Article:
The Ohio State University Athletic Director Gene Smith announced on Monday that Thad Matta is no longer the head coach of the school’s basketball team, effective immediately. Earlier Monday, the school released a surprising statement that announced that Smith and Matta would have a joint press conference at 2 p.m. ET, but what it was about was undisclosed. As speculation grew, many thought that it would be so that the head coach would announce that the 2017-18 season would be his last, and he would retire following the upcoming season. But, it was much more immediate than that and took almost everyone by surprise, especially since it’s already June, almost exactly three months following Ohio State’s season end.
Following a disappointing season in which the Bucks failed to make any postseason tournament, speculation swirled about Matta’s future in Columbus. In April, as axes fell across the college basketball landscape, the relative quiet at Ohio State led many to assume that Matta would receive one more year on the Buckeyes bench; one that would immediately start with him on the hot seat. Today proved otherwise.
Both Smith and Matta fielded questions during the press conference. Matta clearly became emotional during his opening statement, but he appeared to loosen up as the press conference wore on. He cracked jokes with the inquiring reporters, but his answers raised questions as well. When asked if he would still be head coach were he 100 percent healthy, the 49-year-old replied, “Yeah, probably.” Matta’s tone and answers seemed to indicate that the grind of major program recruiting was as much a factor in the decision as on-court performance. There was an air of relief in a few of his answers. Here’s a few of the question and answers that took place during the press conference:
On whether or not Matta is sick of [coaching]:
“It can beat a guy up. If you’re not intimately involved on a daily basis… you have no idea some of the challenges that lie there.”
On changes in recruiting:
“Recruiting is so much more challenging these days. Landscape has drastically changed.”
On how it feels to be done:
“This job makes you numb… You coach in the Big Ten you kinda become numb.”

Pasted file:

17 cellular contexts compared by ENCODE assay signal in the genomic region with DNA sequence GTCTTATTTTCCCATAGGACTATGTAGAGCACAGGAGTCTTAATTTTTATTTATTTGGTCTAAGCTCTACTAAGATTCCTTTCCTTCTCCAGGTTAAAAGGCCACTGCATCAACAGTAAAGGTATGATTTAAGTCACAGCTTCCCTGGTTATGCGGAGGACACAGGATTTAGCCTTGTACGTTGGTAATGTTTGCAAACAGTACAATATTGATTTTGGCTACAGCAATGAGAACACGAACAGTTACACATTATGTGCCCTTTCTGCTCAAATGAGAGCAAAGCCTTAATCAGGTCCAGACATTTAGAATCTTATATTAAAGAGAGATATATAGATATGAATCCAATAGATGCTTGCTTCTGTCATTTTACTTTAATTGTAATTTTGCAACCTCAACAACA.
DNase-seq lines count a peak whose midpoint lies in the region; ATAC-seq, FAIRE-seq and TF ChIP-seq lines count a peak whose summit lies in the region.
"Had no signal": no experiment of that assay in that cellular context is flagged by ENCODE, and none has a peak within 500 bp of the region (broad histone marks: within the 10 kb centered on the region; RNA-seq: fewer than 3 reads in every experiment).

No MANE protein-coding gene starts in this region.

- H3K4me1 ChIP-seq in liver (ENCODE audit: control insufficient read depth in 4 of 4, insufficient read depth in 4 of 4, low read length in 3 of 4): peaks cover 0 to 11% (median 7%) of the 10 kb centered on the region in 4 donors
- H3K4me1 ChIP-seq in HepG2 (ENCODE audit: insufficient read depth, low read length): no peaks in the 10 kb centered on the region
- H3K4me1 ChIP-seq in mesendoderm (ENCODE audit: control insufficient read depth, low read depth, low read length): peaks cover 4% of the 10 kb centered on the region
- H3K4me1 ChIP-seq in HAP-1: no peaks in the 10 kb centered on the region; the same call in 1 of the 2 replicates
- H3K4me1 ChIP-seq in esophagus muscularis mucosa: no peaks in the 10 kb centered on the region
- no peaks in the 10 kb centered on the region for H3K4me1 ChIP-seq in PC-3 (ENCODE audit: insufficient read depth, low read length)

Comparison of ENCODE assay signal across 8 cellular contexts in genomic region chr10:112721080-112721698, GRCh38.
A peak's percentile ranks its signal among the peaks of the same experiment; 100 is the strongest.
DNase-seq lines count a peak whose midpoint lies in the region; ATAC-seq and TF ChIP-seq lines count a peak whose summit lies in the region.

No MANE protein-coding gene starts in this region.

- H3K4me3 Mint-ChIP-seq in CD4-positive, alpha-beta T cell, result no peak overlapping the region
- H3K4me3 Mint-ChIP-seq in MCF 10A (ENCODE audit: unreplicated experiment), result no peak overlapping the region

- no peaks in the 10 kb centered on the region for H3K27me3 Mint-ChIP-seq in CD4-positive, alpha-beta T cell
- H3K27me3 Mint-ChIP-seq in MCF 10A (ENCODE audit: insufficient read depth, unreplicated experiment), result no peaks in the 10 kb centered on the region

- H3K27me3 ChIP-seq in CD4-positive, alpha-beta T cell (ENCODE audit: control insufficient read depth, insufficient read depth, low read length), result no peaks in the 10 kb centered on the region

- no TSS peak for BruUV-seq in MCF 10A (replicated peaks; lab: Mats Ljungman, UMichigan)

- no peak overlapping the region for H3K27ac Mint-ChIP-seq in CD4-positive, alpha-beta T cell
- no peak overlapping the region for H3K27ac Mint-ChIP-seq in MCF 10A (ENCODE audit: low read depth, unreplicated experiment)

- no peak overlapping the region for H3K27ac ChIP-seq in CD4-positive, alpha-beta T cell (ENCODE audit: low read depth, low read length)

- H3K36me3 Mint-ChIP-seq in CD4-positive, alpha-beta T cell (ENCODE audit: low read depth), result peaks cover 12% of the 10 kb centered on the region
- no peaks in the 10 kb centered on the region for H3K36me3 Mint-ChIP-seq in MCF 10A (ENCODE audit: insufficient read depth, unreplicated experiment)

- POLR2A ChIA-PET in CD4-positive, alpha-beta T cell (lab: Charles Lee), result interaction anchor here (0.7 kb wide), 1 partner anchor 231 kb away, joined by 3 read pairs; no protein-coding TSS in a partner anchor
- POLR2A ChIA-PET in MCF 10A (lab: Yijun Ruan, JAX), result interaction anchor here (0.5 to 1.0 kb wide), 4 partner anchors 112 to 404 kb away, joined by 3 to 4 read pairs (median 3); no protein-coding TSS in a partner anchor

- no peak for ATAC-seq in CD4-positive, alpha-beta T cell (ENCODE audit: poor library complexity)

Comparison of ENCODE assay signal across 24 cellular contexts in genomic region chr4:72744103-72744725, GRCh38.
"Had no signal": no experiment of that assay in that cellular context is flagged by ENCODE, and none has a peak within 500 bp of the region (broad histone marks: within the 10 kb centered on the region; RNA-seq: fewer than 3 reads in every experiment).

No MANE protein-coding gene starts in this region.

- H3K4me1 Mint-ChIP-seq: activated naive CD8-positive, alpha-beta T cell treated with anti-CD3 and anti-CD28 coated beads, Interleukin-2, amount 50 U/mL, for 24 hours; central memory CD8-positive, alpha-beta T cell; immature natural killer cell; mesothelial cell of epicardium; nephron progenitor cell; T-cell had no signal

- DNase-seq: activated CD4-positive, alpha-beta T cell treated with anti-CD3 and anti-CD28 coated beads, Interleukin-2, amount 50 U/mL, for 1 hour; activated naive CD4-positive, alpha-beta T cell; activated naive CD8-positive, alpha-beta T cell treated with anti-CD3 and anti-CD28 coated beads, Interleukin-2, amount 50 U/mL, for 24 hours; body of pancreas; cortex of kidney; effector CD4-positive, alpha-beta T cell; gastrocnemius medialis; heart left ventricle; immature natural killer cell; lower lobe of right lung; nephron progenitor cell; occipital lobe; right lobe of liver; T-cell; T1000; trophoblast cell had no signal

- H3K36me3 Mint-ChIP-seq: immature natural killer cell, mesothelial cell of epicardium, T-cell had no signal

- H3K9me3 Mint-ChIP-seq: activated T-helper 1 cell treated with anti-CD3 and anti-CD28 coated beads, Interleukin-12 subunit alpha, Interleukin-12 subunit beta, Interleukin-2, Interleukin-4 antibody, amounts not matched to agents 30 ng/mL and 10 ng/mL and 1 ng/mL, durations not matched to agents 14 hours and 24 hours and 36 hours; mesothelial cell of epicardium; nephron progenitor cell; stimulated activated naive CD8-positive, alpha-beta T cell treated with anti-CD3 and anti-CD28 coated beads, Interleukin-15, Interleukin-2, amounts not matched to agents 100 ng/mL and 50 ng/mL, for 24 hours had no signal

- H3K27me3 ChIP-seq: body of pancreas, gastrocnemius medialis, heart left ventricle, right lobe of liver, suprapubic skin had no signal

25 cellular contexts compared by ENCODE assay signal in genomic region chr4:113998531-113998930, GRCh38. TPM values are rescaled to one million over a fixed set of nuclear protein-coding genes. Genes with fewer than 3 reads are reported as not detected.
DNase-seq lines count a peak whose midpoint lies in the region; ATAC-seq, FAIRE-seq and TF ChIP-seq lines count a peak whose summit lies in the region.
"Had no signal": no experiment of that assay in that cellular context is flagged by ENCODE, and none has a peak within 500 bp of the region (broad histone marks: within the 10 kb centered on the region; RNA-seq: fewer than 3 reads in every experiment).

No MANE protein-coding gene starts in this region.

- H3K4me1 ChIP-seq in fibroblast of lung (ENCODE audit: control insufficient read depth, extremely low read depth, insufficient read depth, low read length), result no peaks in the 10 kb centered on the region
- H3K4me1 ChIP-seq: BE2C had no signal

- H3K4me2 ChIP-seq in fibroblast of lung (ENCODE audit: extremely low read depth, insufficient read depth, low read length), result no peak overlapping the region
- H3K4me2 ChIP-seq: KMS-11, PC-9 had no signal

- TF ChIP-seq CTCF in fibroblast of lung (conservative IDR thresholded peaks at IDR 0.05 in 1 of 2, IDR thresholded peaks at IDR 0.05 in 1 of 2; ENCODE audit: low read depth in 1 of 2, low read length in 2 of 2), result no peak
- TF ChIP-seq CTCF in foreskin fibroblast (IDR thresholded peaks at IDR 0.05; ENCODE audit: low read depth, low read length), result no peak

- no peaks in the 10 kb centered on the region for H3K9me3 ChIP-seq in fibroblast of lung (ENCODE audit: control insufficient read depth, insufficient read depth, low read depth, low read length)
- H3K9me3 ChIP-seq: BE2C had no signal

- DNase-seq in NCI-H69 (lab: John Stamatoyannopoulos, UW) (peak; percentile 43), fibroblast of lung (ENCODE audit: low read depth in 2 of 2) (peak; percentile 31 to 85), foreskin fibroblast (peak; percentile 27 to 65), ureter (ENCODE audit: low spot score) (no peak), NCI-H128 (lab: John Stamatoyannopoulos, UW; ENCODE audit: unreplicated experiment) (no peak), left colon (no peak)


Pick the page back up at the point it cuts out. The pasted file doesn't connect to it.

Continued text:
Smith confirmed that Matta will stay on through the school’s search for the next head coach, and the school will honor the rest of his contract payments which will continue another three years. The athletic director intends to use him as a vetting resource in determining the right fit for Ohio State’s next hoops coach. There is currently no timeline to hire a replacement. Smith will conduct a national search and is interested in a coach who will not only win games but also “do things the right way.” He said he does not anticipate the next head coach will originate from Matta’s current staff, but that the assistants remain at the school as of now and will work with the incoming freshmen in the interim.
Matta departs the school after 13 seasons. Hired in 2005, he is the winningest head coach in program history (337) and coached the most games (460). Under his leadership the Scarlet and Gray reached two Final Fours (2007, 2012), three Elite Eights, five Sweet Sixteens, four Big Ten Tournament titles, and five regular-season Big Ten championships. The past few years were not as kind to Matta’s club, however. In 2014-15 the Bucks lost in the second round of the NCAA Tournament. In 2015-16, Ohio State could only manage an NIT second-round appearance. Last season was rock bottom; Ohio State went 17-15 (7-11 Big Ten), lost a conference tournament to lowly Rutgers, and failed to qualify for any postseason tournament.
Matta’s later Ohio State years were also the story of his health. Rumors suggested that he continued to have health issues off the court that impacted his ability and drive to recruit. Those remain unconfirmed, but Matta did mention that he has undergone four major back surgeries since he was 15. That would take a toll on anyone, let alone a college basketball coach.
This announcement’s timing leaves Ohio State at a bit of a disadvantage. Those schools such as Indiana or Duquesne, who created and filled head coach openings and have already settled the questions of who will recruit and run the program in the near future. Ohio State remains a destination program for many coaches, but the pickings may be slimmer now than they would have been a month or two ago. For recruiting purposes alone, Smith would do well to find Matta’s replacement sooner rather than later.